Forty two survivors of Aboriginal forced removal policies have signed a deal for compensation and apology 40 years after suffering sexual and physical abuse in the Garden Point Catholic Church mission on Melville Island north of Darwin.
“I’m happy, and I’m sad for the people who have gone already … we had a minute’s silence for them … but it’s been very tiring fighting for this for three years,” said Maxine Kunde, the leader of a group that took civil action against the church and Commonwealth in the Northern Territory Supreme Court.
At age six, Ms Kunde, along with her brothers and sisters, was forcibly taken from her mother under the then-federal government’s policy of removing children of mixed descent from their parents.
Garden Point survivors, many of whom travelled to Darwin from all over Australia, agreed on Wednesday to settle the case, and received an informal apology from representatives of the Missionaries of the Sacred Heart and the Daughters of Our Lady of the Sacred Heart, in a private session.
Ms Kunde said members of the group were looking forward to getting a formal public apology which they had been told would be delivered in a few weeks’ time.
On Wednesday, Bishop of Darwin Charles Gauci said on behalf of the Catholic Diocese of Darwin he apologised to those who were abused at Garden Point.
“I am profoundly sad that hurt was done to you while you were under the care of the church. This hurt should never have happened,” he said.
“We cannot undo the wrongs of the past, but I hope we can now walk together on a journey of healing.”
Ms Kunde said: “Justice is served, but to me, it’s still there, it’s not going to go away, and all the money in the world is not going to replace what’s happened to us.”
Grant Dearlove, a lawyer from legal firm Slater and Gordon, which represented the group, said: “This is a chapter in our history that we look back on and shake our heads.”
“These wonderful people have shown the courage to come forward, and their resilience over what has been a traumatic time in their past that they’ve carried most of their lives is a wonderful example of humanity,” he said.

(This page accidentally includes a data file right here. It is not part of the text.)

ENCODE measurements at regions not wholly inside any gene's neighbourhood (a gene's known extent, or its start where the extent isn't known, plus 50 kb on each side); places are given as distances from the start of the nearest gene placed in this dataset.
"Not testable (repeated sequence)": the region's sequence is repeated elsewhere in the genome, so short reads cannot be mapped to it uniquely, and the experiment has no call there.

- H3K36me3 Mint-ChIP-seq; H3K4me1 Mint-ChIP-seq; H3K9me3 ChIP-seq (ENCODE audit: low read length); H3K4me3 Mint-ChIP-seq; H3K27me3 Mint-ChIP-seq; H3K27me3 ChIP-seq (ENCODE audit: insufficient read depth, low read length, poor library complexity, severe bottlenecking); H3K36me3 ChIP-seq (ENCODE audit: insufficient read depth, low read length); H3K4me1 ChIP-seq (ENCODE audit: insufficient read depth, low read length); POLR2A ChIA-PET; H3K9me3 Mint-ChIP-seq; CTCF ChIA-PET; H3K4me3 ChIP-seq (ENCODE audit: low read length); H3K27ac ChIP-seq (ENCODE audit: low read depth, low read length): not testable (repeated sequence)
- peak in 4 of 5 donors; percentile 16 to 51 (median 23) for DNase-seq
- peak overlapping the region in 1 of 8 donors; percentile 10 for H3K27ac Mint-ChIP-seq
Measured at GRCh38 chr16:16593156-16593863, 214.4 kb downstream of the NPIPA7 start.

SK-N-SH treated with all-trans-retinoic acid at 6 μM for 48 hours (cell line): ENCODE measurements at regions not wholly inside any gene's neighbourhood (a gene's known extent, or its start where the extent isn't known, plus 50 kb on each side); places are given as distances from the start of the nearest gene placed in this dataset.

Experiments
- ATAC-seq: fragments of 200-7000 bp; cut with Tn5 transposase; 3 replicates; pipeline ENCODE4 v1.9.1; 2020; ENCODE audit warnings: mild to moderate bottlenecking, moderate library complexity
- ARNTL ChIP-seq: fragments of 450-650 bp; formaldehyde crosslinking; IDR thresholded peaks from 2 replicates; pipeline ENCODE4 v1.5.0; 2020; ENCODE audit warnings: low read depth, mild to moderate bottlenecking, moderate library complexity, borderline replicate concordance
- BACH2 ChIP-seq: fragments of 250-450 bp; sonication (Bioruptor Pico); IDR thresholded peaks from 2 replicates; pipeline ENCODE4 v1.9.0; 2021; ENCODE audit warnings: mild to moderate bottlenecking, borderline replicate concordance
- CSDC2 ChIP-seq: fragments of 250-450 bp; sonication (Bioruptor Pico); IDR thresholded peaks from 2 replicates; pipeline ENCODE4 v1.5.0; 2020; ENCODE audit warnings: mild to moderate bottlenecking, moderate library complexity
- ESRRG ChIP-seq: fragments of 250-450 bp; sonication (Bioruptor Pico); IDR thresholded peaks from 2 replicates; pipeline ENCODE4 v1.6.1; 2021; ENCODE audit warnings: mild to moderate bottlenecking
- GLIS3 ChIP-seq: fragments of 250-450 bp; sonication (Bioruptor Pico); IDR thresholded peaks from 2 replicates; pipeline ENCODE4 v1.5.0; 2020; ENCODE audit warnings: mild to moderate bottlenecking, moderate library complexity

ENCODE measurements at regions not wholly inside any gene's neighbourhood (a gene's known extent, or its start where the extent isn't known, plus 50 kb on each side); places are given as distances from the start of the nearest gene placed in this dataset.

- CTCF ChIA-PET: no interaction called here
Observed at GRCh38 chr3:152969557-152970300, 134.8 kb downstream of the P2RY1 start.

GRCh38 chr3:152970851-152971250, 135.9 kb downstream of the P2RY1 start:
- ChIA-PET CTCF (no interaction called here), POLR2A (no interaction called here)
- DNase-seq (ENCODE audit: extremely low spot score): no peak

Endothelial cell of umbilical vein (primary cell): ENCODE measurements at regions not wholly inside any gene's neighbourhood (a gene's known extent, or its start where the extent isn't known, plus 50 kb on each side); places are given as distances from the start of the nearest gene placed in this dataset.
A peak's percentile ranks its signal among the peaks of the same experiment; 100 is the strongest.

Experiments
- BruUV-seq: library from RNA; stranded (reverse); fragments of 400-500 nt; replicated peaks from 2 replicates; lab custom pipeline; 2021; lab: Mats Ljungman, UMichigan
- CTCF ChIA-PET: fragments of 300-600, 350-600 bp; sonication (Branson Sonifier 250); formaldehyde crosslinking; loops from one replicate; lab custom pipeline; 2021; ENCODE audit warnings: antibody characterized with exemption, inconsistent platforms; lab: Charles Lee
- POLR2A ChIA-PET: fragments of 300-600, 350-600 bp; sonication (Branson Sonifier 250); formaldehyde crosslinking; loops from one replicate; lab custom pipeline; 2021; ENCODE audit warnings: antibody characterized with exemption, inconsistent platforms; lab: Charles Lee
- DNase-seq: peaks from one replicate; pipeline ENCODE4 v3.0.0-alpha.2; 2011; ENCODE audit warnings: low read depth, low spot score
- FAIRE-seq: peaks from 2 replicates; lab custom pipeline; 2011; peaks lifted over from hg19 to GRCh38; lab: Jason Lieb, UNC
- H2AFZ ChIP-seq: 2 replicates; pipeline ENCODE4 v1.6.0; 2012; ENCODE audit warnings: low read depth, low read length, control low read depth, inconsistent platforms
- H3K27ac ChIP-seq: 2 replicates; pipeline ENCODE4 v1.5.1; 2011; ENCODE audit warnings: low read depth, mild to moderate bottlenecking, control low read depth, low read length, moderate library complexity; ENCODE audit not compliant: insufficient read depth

Ms Kunde said she organised the action, spurred on by the suicide of her brother Alfie Calma in 2019.
She said he was tortured by the after-effects of being sexually abused by a priest and older children at the mission.
“I did this for my brother who had a journey that took me with him,” she said.
“Alfie’s case was too hard for me to take. He used to cry and cry. It was very hard.”
Ms Kunde, a Darwin woman, was physically abused by nuns who ran the institution, and her sister Josie was sexually abused.
She said she has been devastated watching many of the survivors of the mission, who stayed there between 1949 and 1962, die before having the abuse that was meted out to them acknowledged.
“So I formed a little committee and did my homework, and did this, and I’m so happy to be here now after my hard work,” she said.
Another member of the group, Sharon Greenoff, was removed from her family aged six, after being told by a welfare officer she was being taken to the shop to buy sweets.
She said she was severely beaten at Garden Point and missed her family terribly.
“This is closure now. A lot of us are still hurting and in pain, but having the apology was a good thing, so we can move on in our lives and have healing,” she said.
“All of us in that room have suffered intergenerational trauma, which is passed on to our children and our grandchildren.
“It’s always been put on the back burner, to say that never happened. Well, it did happen and that’s why many of our children are incarcerated in Don Dale today. They don’t have closure in their lives.”
The group took civil court action rather than apply for compensation through the federal government’s national redress scheme for survivors of institutional sexual abuse.
This followed the example of abuse survivors of the Retta Dixon home for children of mixed descent who received a settlement from the Commonwealth and church group Australian Indigenous Ministries in 2017, after suing them in a Federal Court class action for a lack of duty of care.
Mr Dearlove said the group’s initiative was an example for survivors from other institutions who were considering taking similar action.
“Slater and Gordon is currently investigating other circumstances across the country where similar things have happened, and it’s a way to expedite these people’s access to justice,” he said.
Howard Harrison, a lawyer from Carroll and O’Dea Solicitors, which represented the two Catholic church groups, said his clients were pleased with the resolution and would work with the survivors to decide how and when the public apology would take place.
“[Their representatives] had some very good discussions with a number of former residents today and they look forward to having the opportunity to continuing to walk with the survivors in relation to these difficult matters going forward,” he said.
“They feel there’s been a level of validation and resolution and peace achieved.”
The federal government has been contacted for comment.